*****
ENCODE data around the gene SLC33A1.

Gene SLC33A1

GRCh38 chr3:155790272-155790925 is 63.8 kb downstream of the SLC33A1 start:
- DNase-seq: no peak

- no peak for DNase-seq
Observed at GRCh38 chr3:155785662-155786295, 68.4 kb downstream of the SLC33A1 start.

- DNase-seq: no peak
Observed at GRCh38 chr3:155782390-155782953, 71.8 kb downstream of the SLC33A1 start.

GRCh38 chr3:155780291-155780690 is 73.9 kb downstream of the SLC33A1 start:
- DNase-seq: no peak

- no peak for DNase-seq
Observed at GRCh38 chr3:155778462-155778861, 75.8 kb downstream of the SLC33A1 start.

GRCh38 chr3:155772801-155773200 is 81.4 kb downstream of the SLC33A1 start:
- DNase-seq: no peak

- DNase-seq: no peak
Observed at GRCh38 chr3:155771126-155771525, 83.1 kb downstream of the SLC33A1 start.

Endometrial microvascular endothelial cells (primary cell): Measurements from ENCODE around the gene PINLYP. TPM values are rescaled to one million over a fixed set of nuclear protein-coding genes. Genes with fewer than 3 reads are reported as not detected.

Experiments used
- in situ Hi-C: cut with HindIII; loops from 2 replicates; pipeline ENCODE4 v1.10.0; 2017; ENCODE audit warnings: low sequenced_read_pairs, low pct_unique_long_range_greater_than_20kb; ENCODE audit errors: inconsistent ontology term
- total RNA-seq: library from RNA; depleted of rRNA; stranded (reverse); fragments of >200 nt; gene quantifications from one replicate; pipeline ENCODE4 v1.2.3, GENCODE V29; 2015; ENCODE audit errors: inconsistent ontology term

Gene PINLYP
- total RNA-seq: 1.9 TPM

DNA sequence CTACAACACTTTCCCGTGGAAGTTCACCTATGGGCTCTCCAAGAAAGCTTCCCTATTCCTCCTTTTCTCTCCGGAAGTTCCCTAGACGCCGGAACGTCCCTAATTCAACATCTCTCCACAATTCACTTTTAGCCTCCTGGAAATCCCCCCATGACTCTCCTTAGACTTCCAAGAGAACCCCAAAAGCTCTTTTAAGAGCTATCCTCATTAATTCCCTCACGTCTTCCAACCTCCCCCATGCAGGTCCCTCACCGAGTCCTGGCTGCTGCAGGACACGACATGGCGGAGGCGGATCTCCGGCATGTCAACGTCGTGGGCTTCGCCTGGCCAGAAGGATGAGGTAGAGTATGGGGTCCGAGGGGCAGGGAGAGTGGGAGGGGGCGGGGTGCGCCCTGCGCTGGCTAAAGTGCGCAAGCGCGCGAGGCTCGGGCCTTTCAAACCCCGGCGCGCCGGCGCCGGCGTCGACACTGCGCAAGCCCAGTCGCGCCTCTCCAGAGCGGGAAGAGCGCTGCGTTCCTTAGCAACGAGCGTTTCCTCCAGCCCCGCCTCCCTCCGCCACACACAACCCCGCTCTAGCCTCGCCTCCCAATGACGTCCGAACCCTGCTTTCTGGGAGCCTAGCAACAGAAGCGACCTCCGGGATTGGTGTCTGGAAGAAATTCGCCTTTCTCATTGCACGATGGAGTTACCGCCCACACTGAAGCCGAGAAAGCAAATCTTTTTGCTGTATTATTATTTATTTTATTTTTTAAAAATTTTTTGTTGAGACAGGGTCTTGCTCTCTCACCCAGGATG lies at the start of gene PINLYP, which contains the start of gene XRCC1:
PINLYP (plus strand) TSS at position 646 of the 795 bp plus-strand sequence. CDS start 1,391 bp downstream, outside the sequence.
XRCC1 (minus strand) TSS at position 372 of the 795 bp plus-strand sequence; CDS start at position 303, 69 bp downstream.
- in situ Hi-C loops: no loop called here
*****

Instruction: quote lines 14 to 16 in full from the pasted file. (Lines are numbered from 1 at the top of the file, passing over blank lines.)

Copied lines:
- DNase-seq: no peak

- DNase-seq: no peak
Observed at GRCh38 chr3:155771126-155771525, 83.1 kb downstream of the SLC33A1 start.